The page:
Hey guys! I just moved to Philly and am thrilled to be your piano teacher here in this awesome city! I have played piano for 15 years and have participated in many concerts and competitions on both coasts. I’ve studied with award-winning teachers and have received training in theory and ear training, and I’ve taught students ranging from middle school to college age. One of my core beliefs is that age and background don’t matter – all that matters is your enthusiasm and passion for music! Whatever your favorite genre of music, I’m glad to help you! I have specialized experience in classical, musical theater, and jazz, and am also excited to work with you on pop, blues, rock, folk, and more. I also specialize in composition and improvisation if that’s your thing, and have a large portfolio of compositions in many styles. I am determined to get you up to speed as quickly as possible. Depending on your level, we will cover all the basics, such as technique (including scales), keyboard vision, and theory. Then we’ll move as quickly as possible to the repertoire that you’re interested in. If it’s beyond your level, we’ll start with easier material and work up to it. Basically, we’ll furnish you with the technical and theoretical toolkits you need to succeed in your musical career, whether it may be playing that soulful pop ballad to impress your friends all the way up to Chopin’s 4th Ballade and writing your own music. I’m looking forward to meeting and working with you!
When did you begin playing Piano, and why?
I started playing piano more or less at the age of 6. (I’d started earlier than that with Suzuki, but I didn’t vibe with the method of instruction.) My mom, who was a musician, taught me piano until I outgrew her. I studied with a number of teachers in the following years.
What other instruments do you play, and what is your experience with them?
I’ve played trumpet since the age of 7. Most of my experience in orchestras and bands has been on the trumpet.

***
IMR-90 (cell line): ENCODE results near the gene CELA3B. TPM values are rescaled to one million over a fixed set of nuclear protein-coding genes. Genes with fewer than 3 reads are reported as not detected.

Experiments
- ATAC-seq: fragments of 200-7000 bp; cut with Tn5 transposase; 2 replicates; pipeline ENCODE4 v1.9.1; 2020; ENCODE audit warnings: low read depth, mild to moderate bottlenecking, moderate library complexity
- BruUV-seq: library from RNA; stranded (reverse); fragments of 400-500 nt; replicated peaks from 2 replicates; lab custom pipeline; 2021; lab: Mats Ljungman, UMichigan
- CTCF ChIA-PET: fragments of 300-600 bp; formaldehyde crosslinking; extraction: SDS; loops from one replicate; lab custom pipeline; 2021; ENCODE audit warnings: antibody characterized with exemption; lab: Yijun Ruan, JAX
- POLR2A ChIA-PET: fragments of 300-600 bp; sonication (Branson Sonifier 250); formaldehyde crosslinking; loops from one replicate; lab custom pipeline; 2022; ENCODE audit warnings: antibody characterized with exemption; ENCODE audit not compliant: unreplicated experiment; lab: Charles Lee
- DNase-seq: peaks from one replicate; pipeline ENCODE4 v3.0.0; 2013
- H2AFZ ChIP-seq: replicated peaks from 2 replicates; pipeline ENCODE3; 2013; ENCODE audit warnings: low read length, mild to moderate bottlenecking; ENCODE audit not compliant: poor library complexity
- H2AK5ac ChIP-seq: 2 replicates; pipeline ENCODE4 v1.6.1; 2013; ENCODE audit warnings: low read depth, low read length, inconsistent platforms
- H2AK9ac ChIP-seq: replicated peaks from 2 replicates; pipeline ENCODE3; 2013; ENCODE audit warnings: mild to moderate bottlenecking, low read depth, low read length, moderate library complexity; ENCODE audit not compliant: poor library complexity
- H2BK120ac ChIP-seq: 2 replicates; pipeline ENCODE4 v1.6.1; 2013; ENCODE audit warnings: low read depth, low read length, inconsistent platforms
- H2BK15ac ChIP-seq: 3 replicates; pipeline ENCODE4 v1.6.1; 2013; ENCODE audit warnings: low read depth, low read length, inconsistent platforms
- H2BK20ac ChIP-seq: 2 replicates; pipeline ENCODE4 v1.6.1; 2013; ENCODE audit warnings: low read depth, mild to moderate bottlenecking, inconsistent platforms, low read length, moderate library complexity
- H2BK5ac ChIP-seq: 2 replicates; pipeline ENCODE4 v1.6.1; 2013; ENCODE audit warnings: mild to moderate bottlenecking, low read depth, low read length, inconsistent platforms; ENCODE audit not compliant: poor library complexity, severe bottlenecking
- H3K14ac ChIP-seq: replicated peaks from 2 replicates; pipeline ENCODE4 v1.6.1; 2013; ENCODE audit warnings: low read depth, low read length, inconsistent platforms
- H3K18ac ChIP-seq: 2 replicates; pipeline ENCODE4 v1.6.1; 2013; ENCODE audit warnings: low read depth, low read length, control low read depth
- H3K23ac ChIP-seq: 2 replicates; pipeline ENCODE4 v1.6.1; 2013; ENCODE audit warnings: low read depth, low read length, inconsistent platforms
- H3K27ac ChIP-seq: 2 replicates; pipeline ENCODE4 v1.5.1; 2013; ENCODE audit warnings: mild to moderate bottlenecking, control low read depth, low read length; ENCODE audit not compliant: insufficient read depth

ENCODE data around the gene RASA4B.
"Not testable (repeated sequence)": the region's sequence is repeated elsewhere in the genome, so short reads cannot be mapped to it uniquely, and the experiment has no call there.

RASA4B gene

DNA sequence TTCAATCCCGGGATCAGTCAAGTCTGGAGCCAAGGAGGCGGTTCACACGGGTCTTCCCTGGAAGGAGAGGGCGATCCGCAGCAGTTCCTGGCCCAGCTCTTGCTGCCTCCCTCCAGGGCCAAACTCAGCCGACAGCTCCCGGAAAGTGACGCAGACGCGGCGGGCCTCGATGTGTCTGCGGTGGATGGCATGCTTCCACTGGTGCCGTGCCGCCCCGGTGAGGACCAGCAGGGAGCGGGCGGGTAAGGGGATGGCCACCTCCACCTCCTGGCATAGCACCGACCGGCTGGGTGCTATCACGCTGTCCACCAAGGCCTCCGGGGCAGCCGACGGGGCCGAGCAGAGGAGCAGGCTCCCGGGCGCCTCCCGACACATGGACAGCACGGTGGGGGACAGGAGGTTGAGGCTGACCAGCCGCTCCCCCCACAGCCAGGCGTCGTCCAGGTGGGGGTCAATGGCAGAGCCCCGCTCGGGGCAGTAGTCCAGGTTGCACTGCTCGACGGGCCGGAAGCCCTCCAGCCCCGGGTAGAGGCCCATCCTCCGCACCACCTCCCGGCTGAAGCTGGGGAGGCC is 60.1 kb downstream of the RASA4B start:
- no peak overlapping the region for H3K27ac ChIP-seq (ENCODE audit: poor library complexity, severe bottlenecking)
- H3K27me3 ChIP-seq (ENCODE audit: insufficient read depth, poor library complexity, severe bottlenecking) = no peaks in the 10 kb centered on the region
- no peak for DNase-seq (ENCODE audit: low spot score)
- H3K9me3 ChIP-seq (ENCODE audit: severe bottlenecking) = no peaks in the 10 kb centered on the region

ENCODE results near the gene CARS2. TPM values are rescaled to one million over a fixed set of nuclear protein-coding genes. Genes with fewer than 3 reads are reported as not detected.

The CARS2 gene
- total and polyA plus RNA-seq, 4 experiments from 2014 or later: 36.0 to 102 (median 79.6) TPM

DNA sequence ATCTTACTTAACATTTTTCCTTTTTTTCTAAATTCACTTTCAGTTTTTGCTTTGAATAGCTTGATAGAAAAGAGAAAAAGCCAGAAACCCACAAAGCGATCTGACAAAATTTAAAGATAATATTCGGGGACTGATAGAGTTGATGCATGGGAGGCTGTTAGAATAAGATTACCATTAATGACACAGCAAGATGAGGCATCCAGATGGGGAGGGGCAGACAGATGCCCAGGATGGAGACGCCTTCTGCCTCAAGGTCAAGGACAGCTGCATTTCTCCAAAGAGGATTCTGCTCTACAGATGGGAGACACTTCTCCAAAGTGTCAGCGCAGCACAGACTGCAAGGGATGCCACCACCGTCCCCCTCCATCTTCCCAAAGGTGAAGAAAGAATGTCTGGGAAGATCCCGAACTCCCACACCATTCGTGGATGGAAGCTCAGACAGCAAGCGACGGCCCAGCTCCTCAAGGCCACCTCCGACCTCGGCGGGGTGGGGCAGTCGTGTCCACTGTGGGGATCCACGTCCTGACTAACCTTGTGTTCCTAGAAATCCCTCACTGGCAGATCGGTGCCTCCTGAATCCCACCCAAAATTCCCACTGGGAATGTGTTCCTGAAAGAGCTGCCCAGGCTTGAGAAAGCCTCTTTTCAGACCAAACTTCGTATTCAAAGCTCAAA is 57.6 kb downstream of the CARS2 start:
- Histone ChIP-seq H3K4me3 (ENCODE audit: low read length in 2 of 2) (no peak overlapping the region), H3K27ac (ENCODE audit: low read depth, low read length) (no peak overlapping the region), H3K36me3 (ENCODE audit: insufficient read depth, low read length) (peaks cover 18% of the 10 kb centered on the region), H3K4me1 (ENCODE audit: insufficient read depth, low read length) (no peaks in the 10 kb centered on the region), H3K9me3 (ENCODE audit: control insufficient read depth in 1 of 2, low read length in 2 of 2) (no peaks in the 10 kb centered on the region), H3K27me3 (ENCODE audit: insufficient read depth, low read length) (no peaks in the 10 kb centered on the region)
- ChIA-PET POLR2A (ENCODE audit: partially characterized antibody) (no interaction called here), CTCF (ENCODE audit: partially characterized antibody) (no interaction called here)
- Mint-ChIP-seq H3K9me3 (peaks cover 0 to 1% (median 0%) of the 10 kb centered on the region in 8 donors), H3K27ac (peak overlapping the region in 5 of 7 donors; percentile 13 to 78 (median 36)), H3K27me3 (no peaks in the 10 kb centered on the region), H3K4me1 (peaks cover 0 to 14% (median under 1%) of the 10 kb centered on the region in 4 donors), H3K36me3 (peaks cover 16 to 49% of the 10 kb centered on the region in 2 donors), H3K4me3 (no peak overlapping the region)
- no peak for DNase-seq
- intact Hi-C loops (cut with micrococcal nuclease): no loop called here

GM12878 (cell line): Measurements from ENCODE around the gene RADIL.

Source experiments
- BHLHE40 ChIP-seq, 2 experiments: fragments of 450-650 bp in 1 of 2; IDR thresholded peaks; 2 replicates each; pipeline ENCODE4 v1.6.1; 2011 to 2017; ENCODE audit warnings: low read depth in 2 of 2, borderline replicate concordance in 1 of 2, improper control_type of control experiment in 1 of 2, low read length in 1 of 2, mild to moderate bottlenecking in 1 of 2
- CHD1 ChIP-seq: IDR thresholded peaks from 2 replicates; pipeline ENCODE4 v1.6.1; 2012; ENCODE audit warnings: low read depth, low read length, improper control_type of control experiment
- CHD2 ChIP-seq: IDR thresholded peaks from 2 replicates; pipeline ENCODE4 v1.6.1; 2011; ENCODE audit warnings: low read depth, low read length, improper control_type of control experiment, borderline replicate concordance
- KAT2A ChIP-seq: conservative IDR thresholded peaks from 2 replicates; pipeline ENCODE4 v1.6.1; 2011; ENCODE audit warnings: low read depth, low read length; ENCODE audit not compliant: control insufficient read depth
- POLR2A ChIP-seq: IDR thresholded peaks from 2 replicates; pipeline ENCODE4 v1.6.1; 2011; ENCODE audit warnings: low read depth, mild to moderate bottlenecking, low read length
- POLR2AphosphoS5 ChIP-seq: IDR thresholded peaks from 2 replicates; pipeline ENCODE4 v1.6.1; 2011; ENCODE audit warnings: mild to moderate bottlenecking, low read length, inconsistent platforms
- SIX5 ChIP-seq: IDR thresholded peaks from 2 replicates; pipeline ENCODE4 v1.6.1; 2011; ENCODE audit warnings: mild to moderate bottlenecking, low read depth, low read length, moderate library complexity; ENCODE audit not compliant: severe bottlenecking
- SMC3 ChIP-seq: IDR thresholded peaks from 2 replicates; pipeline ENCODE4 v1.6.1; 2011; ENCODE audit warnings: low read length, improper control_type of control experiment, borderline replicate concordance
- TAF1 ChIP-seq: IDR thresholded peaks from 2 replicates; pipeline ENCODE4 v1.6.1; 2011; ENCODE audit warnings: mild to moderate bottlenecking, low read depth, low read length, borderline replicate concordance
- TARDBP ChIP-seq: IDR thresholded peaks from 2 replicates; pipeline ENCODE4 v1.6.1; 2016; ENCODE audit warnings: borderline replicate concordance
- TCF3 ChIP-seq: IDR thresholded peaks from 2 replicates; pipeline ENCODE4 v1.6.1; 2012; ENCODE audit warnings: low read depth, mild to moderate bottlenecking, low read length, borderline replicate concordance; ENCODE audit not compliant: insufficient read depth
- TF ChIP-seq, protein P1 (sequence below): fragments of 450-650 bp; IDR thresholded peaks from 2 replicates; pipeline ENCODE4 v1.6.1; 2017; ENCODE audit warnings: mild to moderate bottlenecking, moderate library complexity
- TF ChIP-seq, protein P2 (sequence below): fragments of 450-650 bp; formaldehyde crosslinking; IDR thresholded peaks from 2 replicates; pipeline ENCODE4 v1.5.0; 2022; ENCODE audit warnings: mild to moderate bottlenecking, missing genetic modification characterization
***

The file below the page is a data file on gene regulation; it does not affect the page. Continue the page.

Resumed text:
What are your personal goals as a musician?
I’m a passionate and dedicated musician and have many goals. I have a particular specialty in composition, and my secret dream is to develop my songwriting and orchestrating skills and break into the musical theater and film industries. I also am big on collaboration too, and I welcome any innovative ideas – this is part of the joy of teaching! One innovative idea I’ve considered is getting an orchestra to improvise together, using hand gestures and other cues to organize the sound.
Do you have a memory of a time when a musical concept or technique really clicked? Something you’ll remember forever?
I remember when I started regularly practicing trumpet for the first time at about 13 years old, and I suddenly had an epiphany: When You Practice, You Get Better.
What is your favorite piece of advice from one of your past (or current) teachers?
Best Practical Advice: The importance of voicing on the piano and when to emphasize the outer versus inner voices. Best general advice: LISTENNNNN!!!!
What was your most challenging moment learning an instrument
I used to struggle a ton on trumpet with physical stamina. Before a brass quintet concert, I remember being afraid that I couldn’t hold the higher notes. It turned out fine, and a few months later I discovered a method of playing trumpet that radically improved my stamina.
What is your biggest musical achievement?
I got an honorable mention in the well-known Steinway Piano Competition in my age division, and placed 3rd in the Granite State competition twice. More recently, on three separate occasions, I wrote pieces for orchestra that were played by youth orchestras. The last one was a piano concerto movement, in which my brother, a pianist, took center stage as soloist.
Favorite thing about teaching?
I love teaching. I just have always liked the concept of helping someone understand or “get” something they didn’t know before.
What is a piece of advice you would like to share with anyone learning music?
First of all, start learning on a keyboard instrument! There’s no extra worrying about how to “produce” the sound. Second, get some theory down. That will help you tremendously. Last: have fun! If you’re not having fun, something needs to be changed.
Personal music projects:
Aside from orchestras and chamber groups, my previous experience in groups has largely been jazz-related. I’ve done a lot of off-and-on jazz gigs for money and recorded informally over the years. Current random projects include a 45-minute-long descriptive orchestral suite that I hope to have played someday (see 2020 Vision link above). As for imminent projects, I very much want to spearhead the “improvisatory orchestra” mentioned above. I am also embracing the pop/rock world and would love to get into a group here in Philly.